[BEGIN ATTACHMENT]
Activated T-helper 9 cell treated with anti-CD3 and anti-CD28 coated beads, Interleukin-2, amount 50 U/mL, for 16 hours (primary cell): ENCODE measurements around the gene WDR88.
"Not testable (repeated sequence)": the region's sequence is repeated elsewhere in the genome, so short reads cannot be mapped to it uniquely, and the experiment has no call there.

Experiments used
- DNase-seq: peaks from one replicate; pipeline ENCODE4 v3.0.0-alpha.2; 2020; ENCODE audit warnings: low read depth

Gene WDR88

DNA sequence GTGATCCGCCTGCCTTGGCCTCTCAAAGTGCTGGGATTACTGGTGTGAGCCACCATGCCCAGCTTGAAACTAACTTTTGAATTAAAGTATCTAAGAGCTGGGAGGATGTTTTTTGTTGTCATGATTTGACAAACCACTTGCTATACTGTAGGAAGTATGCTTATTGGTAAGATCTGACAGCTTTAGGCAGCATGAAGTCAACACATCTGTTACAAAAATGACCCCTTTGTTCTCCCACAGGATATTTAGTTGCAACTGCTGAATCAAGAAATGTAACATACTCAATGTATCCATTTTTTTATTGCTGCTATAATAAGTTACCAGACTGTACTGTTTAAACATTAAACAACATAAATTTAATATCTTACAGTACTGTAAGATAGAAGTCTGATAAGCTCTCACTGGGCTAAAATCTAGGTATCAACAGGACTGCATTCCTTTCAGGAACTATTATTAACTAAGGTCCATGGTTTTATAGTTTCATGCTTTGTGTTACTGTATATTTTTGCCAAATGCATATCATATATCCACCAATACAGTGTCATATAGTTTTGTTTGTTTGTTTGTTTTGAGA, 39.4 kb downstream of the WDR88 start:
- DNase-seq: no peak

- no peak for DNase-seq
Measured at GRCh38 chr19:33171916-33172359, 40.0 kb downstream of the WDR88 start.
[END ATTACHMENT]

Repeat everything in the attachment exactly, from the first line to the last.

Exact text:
Activated T-helper 9 cell treated with anti-CD3 and anti-CD28 coated beads, Interleukin-2, amount 50 U/mL, for 16 hours (primary cell): ENCODE measurements around the gene WDR88.
"Not testable (repeated sequence)": the region's sequence is repeated elsewhere in the genome, so short reads cannot be mapped to it uniquely, and the experiment has no call there.

Experiments used
- DNase-seq: peaks from one replicate; pipeline ENCODE4 v3.0.0-alpha.2; 2020; ENCODE audit warnings: low read depth

Gene WDR88

DNA sequence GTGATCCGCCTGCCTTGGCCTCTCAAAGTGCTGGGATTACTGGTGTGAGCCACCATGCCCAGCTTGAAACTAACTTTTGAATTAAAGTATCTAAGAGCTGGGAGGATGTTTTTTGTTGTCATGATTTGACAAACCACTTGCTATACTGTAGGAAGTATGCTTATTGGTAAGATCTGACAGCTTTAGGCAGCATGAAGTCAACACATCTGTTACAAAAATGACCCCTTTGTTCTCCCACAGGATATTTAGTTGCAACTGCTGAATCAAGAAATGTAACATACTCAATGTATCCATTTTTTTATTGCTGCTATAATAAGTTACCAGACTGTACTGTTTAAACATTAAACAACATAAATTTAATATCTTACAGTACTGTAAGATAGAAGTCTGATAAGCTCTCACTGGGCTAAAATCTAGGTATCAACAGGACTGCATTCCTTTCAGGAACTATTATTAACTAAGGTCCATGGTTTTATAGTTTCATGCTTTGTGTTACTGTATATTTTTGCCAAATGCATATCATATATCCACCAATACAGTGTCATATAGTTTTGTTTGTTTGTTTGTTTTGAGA, 39.4 kb downstream of the WDR88 start:
- DNase-seq: no peak

- no peak for DNase-seq
Measured at GRCh38 chr19:33171916-33172359, 40.0 kb downstream of the WDR88 start.